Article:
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Content-Free Critical Thinking Tests to Assess Programs and Courses Several commercially available tests attempt to assess critical thinking in a content-free way; that is, they do not assess thinking in nursing or biology or business management courses but instead assess the student's recognition of the use of evidence to support a claim, the validity of reasoning, logical fallacies, soundness of interpretations, drawing conclusions, and the like.
A review of critical thinking tests can be found at the web site of the National Postsecondary Education Cooperative US Department of Education at http: Often such tests are used by departments to assess whether their programs or courses have improved students' critical thinking.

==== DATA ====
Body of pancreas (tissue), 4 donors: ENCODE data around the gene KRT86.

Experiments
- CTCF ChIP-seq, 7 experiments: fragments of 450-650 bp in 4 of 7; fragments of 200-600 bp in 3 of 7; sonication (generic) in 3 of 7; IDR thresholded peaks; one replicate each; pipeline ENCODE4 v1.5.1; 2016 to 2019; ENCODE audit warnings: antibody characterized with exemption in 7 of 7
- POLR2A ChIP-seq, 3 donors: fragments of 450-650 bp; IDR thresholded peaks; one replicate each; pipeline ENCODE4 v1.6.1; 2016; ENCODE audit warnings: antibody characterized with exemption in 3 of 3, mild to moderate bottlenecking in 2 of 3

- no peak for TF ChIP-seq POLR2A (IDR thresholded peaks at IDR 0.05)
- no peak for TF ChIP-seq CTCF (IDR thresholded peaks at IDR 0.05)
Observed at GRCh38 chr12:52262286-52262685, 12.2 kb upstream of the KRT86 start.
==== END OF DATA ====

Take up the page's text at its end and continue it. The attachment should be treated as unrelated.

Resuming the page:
Departments typically use the A version as a pre-test before students begin the program or course and the B version as a post-test. Critical thinking occurs in the context of a course, so there is a a trend for developing context-specific thinking tests.
Insight Assessment has a test that measures reasoning in the health sciences. Holistic Critical Thinking Scoring Rubric Peter Facione and Noreen Facione have developed the four-level Holistic Critical Thinking Scoring Rubric to assess the critical thinking skills and some of the dispositions identified by the Delphi project as these skills are demonstrated by by students in essays, projects, presentations, clinical practices, and such.
The Facione and Facione Holistic Scoring Rubric is Rubrics academic essays below and is available free, with a page of instructions, at http: Accurately interprets evidence, statements, graphics, questions, etc. Identifies the salient arguments reasons and claims pro and con.